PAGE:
Phil Smith, director of Snoworks Ski Courses discusses the art of free skiing.
1. Not imprisoned or enslaved, being at liberty.
2. Not controlled by obligation or the will of another.
3. Not affected or restricted by a given condition or circumstance.
4. Not subject to external restraint.
5. Not literal or exact.
6. Unguarded in expression or manner.
7. Given, made, or done of ones own accord.
8. Not fixed in position, capable of relatively unrestricted motion.
9. Not bound, fastened or attached.
Maybe it’s just who we are and the trait of humans that we need rules. Rules that govern everything we do even to the extent of how we ski! Of course there always have to be some rules otherwise we would be in danger of harming others and ourselves hence why the skiers code of conduct exists in skiing and why when we are learning we go for lessons, to learn to ski safely.
Put the Skiers Code aside and other rules that help keep us and others safe in the mountains, how many skiers actually ‘free ski’? The need to be governed by rules even in ‘how’ we ski is highlighted when some skiers come on our courses for the first time and I ask them their goals.
“I need to learn to ski correctly”
“I get down anything but don’t do it right”
“I need to be told what I’m doing wrong”
Where does this yearning for doing it the ‘right way’ come from? Looking at the great sports stars and world champions they all have one thing in common. They do it ‘their’ way not the ‘right’ way. In skiing we have the likes of Bode Miller who for many was labelled untidy but continued to win everything. In running the great Michael Johnson who as a child was labelled as running ‘a bit funny like a duck’. But the child who ran ‘funny’ went on to win 12 Olympic and World Championship gold medals and hold the 400 metre world record for a staggering 17 years. Then there was the great Dick Fosbury who redefined his sport for ever when everyone else was going over the high jump bar forwards he went over it backwards. More recently in ski racing we have had the great Ted Ligety who a few seasons ago redefined Giant Slalom skiing technique and recorded some of the biggest winning margins in ski racing.
Great sport stars don’t try to do it ‘right’, they have freedom. This freedom comes from an inner confidence they have. To be free is difficult and if you’re not one of the best you’re chasing answers. How do you become the best? And the search for becoming the best creates restrictions that then inhibit you from becoming the best. It’s a vicious circle.
When I was young and learning to surf youngsters used to watch and copy the best so the sport never really changed. But these days surfers, skateboarders, BMX bikers, snowboarders and freestyle skiers are creating their own rules as they go along. It’s exciting to watch and constantly changing and evolving.
Learning to ski so called ‘correctly’ can be a good thing in the early stages. Learning the nuts and bolts first. Doing the basics correctly then adapting them in a ‘free’ manner at a later stage. But ‘freedom’ often fails to materialise at a later stage. The yearn to ski correctly early on sticks with many skiers throughout their skiing career who can end up being restricted rather than free.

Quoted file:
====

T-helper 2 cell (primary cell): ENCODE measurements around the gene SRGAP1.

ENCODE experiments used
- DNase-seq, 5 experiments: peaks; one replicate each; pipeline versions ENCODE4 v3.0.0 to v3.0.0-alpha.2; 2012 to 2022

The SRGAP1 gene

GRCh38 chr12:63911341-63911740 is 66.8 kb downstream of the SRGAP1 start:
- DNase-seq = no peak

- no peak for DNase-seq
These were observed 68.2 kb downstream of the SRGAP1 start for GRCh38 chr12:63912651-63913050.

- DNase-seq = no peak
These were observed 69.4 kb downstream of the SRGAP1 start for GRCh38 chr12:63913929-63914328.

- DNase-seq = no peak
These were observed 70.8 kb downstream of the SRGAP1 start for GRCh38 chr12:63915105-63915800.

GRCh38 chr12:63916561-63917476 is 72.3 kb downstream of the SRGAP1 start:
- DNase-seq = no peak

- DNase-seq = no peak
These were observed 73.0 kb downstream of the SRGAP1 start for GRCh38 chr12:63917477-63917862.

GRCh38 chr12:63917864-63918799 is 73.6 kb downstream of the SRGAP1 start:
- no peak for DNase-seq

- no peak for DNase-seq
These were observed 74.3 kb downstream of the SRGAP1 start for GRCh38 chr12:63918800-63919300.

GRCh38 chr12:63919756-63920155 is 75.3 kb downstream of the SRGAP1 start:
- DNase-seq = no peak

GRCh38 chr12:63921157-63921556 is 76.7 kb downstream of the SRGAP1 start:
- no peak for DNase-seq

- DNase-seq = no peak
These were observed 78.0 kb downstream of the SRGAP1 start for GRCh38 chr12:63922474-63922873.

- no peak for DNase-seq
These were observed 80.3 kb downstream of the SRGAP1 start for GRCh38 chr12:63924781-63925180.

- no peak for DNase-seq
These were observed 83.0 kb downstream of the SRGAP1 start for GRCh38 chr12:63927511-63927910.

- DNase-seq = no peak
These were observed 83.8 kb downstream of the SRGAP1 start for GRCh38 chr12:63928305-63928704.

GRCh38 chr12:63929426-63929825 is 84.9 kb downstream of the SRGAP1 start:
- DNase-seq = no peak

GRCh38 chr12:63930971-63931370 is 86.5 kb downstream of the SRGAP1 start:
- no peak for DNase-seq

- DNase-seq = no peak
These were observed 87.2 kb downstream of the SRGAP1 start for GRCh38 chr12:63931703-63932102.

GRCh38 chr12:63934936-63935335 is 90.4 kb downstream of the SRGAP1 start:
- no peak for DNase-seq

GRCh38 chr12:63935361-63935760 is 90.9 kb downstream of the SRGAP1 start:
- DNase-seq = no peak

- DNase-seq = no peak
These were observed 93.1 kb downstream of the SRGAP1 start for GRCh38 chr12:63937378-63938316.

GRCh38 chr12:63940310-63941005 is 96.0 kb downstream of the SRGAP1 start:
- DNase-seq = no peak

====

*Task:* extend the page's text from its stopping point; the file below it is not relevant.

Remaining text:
One way of helping you to be free but effective is to understand the difference between judged and measured sports. Judged is someones personal opinion, measured is fact. Imagine how far the great sporting stars I mentioned earlier would have got if their sport had been judged? Luckily now in some judged sports such as freestyle skiing along with park and pipe the judges are becoming as versatile as the skiers themselves and embracing individuality and innovation.
I remember an example of judged versus measured performance recently. A skier had posted on social media a video of himself making short turns down an easy flat run and asked for feedback on his skiing. There were the usual 50 or so comments about his technique, many contradicting one another, then I wrote something along these lines:
“I can give you some feedback but first of all I need to know what your goals are? What is it you actually want to do?”
“I just want to ski better” was the reply. So the thread went on.
“Be better at what? Bumps, off-piste, steep terrain, powder? Ski faster, slower? Race, park? Have more fun, ski stylishly, ski with abandonment? Copy another skier, develop your own style?”
“I just want to ski like a ski instructor” was the reply.
“Like a French instructor, British instructor, Italian instructor, Austrian instructor?” I replied. You can guess by now the guy was getting pretty frustrated with my comments. I was searching for some measured criteria so I could then give him accurate useful feedback.
You see it’s difficult to be free when adhering to judged criteria. But if the performance is measured then you have the freedom to interpret the task your way.
Ski instruction is traditionally judged and can restrict innovation, freedom and individuality if you are not careful. Judged instruction and feedback can be useful along with certain rules in ski teaching that keep us and others safe. But after safety is adhered to you have the freedom to interpret skiing how you wish.
It’s a great feeling knowing nobody else does it quite like you. Be a free skier, be unique, be the architect of your own skiing.
Photos: Emma Carrick-Anderson in action. “We are all different”.
Photo: Polly Baldwin dynamicpictures.co.uk